Fact-Checking the Foreign Policy Debate

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U.S. President Barack Obama (R) debates with Republican presidential candidate Mitt Romney.
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In 2008, foreign policy was widely considered then-Senator Barack Obama weakness. Obama had spent less than four years in federal office before his foreign policy debate with war veteran and ranking Senate Armed Services Committee member John McCain, who, by 2008, had spent 22 years in the Senate. 

By the time the 2012 Democratic National Convention rolled around, last September, the public perception of President Obama's foreign policy experience seemed radically different. As a sitting President, Obama had managed the death of the world's most-wanted terrorist and ended the increasingly unpopular Iraq War.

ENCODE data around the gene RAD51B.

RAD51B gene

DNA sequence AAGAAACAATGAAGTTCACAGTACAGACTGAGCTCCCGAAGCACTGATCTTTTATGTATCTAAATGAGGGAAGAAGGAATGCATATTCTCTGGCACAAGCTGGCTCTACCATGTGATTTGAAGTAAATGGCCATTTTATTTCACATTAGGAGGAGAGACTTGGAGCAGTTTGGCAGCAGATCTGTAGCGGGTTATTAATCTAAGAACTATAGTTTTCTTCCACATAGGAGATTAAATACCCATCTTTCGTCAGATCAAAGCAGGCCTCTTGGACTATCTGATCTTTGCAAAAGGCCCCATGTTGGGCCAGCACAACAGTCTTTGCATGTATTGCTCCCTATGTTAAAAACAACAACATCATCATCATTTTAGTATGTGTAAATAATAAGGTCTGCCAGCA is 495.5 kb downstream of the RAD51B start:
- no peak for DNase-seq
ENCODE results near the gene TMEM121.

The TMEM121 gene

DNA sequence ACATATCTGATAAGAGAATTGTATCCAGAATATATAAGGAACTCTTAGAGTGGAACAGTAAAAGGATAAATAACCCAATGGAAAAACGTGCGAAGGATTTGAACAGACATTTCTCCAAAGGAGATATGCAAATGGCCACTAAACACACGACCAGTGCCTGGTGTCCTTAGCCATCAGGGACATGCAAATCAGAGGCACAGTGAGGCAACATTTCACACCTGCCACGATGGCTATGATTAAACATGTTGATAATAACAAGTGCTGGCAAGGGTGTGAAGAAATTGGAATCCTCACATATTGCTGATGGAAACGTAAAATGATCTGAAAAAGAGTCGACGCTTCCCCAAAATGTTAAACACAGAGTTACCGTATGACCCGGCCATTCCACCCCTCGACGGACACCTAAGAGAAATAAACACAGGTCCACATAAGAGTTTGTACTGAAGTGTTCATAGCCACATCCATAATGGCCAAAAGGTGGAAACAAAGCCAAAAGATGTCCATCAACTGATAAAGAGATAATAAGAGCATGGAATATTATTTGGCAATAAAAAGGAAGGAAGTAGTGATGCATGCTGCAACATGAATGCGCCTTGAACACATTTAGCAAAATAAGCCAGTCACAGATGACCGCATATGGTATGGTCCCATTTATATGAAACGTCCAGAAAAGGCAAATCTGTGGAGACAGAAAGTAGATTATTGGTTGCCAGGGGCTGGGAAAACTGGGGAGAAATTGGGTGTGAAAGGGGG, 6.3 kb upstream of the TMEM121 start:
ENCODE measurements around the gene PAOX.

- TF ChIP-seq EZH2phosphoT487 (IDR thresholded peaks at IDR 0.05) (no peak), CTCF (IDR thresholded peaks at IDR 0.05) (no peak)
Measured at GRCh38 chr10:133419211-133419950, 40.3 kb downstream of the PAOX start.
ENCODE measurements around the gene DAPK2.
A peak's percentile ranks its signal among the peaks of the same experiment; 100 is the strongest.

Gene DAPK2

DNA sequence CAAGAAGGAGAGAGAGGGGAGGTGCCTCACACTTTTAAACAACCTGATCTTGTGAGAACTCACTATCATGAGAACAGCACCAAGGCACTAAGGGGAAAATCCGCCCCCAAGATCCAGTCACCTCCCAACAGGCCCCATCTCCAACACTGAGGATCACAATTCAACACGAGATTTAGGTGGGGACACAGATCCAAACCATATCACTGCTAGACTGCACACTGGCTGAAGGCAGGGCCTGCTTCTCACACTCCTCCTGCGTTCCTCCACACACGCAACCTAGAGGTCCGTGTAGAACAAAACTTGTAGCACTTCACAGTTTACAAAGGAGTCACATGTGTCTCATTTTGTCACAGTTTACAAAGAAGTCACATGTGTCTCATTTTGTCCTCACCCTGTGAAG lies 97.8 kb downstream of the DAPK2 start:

Many believed that the final, foreign policy debate would be an easy victory for the President. A few weeks ago, Mitt Romney, a one-term Massachusetts Governor with little direct foreign policy experience, looked more like the Obama of 2008, but the September 11, 2012 attack on the American consulate in Benghazi and the President's lackluster performance in the first debate may have turned the tide. 

Kurt Volker, former U.S. Ambassador to NATO and executive director of the McCain Institute for International Leadership, discusses how the candidates fared in their foreign policy debate.

McCain Institute for International Leadership